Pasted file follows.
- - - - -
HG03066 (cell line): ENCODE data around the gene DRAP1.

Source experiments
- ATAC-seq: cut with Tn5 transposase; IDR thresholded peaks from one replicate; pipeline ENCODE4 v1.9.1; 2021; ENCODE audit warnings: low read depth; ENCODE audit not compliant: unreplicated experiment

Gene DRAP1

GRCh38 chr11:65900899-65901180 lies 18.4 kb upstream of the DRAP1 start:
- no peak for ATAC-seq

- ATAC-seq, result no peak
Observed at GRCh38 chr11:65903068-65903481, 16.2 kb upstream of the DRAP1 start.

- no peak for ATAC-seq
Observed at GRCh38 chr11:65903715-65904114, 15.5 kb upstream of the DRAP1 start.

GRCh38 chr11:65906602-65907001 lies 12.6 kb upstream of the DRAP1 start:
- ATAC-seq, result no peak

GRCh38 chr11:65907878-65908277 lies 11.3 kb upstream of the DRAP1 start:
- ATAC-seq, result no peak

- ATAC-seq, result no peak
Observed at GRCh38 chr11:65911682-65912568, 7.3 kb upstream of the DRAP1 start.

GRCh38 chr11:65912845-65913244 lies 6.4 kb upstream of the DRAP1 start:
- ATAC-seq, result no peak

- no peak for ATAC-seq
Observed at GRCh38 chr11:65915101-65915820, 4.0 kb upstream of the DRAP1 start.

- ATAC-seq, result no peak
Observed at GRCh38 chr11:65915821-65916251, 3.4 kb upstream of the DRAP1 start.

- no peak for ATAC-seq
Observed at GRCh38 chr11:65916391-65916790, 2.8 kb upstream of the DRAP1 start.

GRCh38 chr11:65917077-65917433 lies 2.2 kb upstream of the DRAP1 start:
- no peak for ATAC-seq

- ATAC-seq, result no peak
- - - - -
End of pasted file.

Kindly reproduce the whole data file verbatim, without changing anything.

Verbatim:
HG03066 (cell line): ENCODE data around the gene DRAP1.

Source experiments
- ATAC-seq: cut with Tn5 transposase; IDR thresholded peaks from one replicate; pipeline ENCODE4 v1.9.1; 2021; ENCODE audit warnings: low read depth; ENCODE audit not compliant: unreplicated experiment

Gene DRAP1

GRCh38 chr11:65900899-65901180 lies 18.4 kb upstream of the DRAP1 start:
- no peak for ATAC-seq

- ATAC-seq, result no peak
Observed at GRCh38 chr11:65903068-65903481, 16.2 kb upstream of the DRAP1 start.

- no peak for ATAC-seq
Observed at GRCh38 chr11:65903715-65904114, 15.5 kb upstream of the DRAP1 start.

GRCh38 chr11:65906602-65907001 lies 12.6 kb upstream of the DRAP1 start:
- ATAC-seq, result no peak

GRCh38 chr11:65907878-65908277 lies 11.3 kb upstream of the DRAP1 start:
- ATAC-seq, result no peak

- ATAC-seq, result no peak
Observed at GRCh38 chr11:65911682-65912568, 7.3 kb upstream of the DRAP1 start.

GRCh38 chr11:65912845-65913244 lies 6.4 kb upstream of the DRAP1 start:
- ATAC-seq, result no peak

- no peak for ATAC-seq
Observed at GRCh38 chr11:65915101-65915820, 4.0 kb upstream of the DRAP1 start.

- ATAC-seq, result no peak
Observed at GRCh38 chr11:65915821-65916251, 3.4 kb upstream of the DRAP1 start.

- no peak for ATAC-seq
Observed at GRCh38 chr11:65916391-65916790, 2.8 kb upstream of the DRAP1 start.

GRCh38 chr11:65917077-65917433 lies 2.2 kb upstream of the DRAP1 start:
- no peak for ATAC-seq

- ATAC-seq, result no peak